- There are alternatives to the quantity-value principle: This chapter challenges the assumption that more content equals more value, and that longer and more complex content equals more quality and intelligence. The author shows how this assumption is outdated and unsustainable in the current context of information abundance and attention scarcity. He suggests that we should adopt a new principle that values content based on its relevance, usefulness, and impact, rather than its quantity or length. He also provides some examples of content formats that are essentially less, such as singles, TED talks, summaries, and minifestos.
- The satiation effect: This chapter explains the concept of the satiation effect, which is the point where consuming more information does not improve our understanding or satisfaction, but may even decrease them. The author argues that we have reached this point in many areas of knowledge and culture, and that we should be aware of it and adjust our consumption habits accordingly. He also introduces the Pareto principle, which states that 20 percent of the effort or input can produce 80 percent of the result or output. He applies this principle to content consumption and production, and suggests that we should focus on the essential 20 percent that gives us the most value.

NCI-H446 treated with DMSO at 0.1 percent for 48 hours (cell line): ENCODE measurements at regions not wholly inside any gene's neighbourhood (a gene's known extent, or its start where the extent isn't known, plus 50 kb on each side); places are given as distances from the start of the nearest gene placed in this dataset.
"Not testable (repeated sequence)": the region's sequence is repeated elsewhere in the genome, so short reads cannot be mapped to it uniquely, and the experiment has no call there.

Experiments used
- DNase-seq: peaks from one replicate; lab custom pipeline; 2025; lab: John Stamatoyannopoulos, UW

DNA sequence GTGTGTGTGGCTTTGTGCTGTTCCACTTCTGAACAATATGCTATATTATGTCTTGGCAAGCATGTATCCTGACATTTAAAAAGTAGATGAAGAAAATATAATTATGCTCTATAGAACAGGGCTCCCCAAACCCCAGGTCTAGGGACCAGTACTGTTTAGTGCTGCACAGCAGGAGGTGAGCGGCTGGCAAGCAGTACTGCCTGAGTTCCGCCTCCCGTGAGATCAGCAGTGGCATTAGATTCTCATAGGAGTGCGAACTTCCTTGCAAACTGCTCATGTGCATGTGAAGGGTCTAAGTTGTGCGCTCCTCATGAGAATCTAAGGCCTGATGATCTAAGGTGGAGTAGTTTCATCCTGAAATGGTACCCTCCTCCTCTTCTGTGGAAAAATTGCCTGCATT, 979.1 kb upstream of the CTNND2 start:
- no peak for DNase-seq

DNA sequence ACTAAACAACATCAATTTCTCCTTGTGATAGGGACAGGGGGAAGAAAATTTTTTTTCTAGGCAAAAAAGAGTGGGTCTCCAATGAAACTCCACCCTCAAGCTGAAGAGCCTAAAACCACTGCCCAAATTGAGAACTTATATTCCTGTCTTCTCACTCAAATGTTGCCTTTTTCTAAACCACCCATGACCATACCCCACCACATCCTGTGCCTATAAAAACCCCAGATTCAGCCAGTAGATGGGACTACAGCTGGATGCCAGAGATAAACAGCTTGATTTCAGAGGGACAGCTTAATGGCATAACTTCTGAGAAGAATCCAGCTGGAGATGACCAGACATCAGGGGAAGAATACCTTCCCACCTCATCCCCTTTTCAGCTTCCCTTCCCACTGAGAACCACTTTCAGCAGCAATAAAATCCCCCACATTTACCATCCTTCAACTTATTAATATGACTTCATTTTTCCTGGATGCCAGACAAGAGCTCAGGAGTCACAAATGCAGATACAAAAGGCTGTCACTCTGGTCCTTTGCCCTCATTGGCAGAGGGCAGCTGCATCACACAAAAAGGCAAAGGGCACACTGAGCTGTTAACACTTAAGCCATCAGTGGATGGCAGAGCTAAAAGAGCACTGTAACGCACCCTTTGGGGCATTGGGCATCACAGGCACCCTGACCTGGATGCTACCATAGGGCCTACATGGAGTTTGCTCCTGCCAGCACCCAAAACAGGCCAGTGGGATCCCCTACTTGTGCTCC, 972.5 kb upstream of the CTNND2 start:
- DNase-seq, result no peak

- Essentially less: This chapter summarizes the main message and implications of the book, which is that essentially less is not only possible but necessary for our personal and collective well-being. The author emphasizes that essentially less is not about deprivation or reductionism, but about optimization and prioritization. He also invites us to reflect on our own attention habits and preferences, and to experiment with different ways of consuming and producing content that are essentially less.
I think this book is a timely and relevant guide for anyone who wants to cope with the challenges and opportunities of the information age. The book is well-written and easy to read, with clear explanations, examples, illustrations, exercises, summaries, and references. The book is also engaging and inspiring, with anecdotes from the author’s personal and professional life, and quotes from various sources.
I would recommend this book to anyone who is interested in the topics of attention, information, content, and culture. I would also recommend this book to anyone who wants to improve their attention skills or habits, or find their essence and meaning in life. I think this book is a valuable resource for learning about the power of essentially less.